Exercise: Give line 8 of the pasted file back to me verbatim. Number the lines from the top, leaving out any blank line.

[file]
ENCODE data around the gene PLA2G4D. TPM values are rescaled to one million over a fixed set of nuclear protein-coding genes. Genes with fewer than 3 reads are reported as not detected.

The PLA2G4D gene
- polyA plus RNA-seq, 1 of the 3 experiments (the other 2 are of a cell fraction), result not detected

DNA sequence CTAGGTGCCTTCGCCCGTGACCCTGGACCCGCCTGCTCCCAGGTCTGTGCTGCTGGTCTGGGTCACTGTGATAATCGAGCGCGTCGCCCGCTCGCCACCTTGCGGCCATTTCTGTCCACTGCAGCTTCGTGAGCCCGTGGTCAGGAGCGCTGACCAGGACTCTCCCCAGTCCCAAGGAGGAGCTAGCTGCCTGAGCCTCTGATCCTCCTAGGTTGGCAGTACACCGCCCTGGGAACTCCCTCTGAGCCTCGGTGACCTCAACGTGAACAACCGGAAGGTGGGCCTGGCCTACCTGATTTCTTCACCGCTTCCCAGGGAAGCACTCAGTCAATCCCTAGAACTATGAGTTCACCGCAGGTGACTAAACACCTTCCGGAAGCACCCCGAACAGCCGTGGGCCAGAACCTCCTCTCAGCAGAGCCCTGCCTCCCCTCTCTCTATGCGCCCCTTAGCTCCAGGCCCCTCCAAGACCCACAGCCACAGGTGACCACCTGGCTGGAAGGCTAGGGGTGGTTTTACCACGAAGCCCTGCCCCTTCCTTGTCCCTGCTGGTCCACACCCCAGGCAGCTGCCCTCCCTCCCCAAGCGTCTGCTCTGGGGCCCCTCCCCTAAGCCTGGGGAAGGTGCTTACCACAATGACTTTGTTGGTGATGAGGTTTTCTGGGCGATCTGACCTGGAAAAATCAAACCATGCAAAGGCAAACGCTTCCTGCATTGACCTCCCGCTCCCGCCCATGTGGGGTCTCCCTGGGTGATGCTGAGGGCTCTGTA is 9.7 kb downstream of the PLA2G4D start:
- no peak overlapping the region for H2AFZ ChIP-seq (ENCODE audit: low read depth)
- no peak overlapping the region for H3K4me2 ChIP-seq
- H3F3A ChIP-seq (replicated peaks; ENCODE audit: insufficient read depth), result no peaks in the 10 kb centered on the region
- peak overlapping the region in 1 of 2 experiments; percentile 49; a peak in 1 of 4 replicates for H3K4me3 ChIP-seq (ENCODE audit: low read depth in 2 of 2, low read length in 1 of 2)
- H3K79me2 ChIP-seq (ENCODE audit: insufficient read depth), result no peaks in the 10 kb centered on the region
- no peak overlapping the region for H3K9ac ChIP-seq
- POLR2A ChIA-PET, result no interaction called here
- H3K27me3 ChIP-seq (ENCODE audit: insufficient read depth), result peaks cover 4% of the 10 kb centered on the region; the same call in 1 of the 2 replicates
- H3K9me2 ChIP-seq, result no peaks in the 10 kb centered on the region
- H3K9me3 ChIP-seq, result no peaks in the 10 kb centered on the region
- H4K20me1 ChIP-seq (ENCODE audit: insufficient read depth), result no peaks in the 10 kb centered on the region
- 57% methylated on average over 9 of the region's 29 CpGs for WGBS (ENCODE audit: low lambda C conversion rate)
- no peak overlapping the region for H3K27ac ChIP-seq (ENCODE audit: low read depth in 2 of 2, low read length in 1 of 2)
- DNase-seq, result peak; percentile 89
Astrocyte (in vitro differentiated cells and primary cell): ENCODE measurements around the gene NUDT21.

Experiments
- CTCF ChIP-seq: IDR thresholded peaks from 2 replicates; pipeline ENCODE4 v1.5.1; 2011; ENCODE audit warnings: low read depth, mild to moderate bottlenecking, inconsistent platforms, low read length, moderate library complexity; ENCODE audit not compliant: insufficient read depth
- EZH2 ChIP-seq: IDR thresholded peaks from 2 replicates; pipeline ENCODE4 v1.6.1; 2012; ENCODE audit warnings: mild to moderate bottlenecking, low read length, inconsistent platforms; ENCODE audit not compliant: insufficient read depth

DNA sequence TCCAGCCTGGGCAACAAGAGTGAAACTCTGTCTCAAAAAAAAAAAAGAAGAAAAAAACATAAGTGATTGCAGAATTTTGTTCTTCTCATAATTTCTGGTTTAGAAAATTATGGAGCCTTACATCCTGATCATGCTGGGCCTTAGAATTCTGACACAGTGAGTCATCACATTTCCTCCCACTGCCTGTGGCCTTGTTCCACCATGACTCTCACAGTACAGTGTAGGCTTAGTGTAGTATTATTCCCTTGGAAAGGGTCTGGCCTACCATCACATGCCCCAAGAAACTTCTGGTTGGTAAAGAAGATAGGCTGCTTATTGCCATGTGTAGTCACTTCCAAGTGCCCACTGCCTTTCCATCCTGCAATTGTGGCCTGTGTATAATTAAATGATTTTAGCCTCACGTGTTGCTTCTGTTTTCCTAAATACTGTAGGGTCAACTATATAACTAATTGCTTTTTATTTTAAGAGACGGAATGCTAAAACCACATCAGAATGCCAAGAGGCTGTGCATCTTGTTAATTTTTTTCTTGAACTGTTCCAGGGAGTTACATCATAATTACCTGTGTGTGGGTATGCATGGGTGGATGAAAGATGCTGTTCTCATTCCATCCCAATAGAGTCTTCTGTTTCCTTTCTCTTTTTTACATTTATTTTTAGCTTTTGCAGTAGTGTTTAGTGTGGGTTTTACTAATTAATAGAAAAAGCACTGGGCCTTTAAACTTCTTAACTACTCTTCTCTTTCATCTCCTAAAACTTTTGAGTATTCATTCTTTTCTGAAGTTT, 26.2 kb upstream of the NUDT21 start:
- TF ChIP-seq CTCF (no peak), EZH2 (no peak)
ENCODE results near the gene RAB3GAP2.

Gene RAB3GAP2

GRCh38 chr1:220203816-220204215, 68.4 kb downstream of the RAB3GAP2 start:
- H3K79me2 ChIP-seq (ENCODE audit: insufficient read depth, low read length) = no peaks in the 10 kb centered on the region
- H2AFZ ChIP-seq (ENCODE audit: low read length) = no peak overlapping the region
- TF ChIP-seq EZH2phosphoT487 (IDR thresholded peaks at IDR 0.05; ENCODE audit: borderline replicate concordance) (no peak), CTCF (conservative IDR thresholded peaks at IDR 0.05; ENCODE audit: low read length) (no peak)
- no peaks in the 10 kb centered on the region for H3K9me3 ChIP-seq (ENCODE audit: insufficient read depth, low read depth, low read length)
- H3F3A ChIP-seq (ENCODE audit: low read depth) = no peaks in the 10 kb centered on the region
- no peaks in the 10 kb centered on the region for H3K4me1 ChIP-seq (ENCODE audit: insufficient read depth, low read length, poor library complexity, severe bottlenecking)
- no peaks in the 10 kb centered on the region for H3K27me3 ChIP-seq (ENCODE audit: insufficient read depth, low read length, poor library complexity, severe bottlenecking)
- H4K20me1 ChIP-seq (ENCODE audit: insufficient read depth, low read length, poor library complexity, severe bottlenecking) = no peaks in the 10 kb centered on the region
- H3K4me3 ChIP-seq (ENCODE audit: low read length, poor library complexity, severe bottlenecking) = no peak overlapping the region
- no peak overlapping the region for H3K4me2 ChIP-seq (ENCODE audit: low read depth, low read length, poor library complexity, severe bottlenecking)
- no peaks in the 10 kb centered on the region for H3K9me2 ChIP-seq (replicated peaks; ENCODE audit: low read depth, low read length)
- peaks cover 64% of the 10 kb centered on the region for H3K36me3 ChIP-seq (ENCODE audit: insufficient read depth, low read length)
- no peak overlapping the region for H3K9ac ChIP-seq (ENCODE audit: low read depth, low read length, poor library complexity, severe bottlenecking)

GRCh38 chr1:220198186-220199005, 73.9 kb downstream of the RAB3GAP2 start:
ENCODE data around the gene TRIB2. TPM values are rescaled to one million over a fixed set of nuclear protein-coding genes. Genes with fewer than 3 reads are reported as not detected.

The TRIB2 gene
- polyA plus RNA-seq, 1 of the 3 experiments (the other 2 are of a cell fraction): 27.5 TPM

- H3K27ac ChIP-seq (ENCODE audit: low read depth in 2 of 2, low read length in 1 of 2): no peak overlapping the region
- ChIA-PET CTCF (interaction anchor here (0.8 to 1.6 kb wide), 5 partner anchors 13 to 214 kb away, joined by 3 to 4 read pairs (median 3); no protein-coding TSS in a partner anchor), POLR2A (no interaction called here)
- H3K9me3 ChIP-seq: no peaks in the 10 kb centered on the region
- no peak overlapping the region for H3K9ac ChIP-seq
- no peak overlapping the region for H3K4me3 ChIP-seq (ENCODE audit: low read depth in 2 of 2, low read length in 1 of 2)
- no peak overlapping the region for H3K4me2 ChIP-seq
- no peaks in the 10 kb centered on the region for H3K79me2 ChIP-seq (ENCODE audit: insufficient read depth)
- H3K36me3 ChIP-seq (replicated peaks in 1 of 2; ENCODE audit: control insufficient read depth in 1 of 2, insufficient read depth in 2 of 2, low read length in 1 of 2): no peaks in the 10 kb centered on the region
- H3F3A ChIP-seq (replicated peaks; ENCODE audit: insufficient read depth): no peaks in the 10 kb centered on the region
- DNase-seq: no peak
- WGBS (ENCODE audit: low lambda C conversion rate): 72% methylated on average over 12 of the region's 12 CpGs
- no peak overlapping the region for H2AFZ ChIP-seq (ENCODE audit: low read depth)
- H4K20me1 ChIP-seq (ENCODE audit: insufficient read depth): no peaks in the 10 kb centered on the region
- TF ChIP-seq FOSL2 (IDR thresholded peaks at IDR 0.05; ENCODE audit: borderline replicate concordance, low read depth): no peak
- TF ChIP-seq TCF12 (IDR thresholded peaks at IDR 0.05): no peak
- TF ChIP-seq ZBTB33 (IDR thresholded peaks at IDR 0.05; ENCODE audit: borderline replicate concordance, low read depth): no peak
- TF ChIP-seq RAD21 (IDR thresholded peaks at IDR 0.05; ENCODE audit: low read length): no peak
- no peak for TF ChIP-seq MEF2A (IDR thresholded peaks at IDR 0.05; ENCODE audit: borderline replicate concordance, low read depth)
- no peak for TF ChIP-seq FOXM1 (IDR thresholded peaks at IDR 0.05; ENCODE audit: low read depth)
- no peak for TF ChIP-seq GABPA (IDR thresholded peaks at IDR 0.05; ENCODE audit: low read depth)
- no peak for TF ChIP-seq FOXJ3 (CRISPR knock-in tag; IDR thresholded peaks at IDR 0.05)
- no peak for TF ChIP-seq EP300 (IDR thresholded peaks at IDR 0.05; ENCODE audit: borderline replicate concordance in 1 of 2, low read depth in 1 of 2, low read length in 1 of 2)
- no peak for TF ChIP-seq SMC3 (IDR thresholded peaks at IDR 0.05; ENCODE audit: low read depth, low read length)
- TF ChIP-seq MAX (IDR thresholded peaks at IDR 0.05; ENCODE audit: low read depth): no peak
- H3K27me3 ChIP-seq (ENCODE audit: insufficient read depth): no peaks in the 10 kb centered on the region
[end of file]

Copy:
- peak overlapping the region in 1 of 2 experiments; percentile 49; a peak in 1 of 4 replicates for H3K4me3 ChIP-seq (ENCODE audit: low read depth in 2 of 2, low read length in 1 of 2)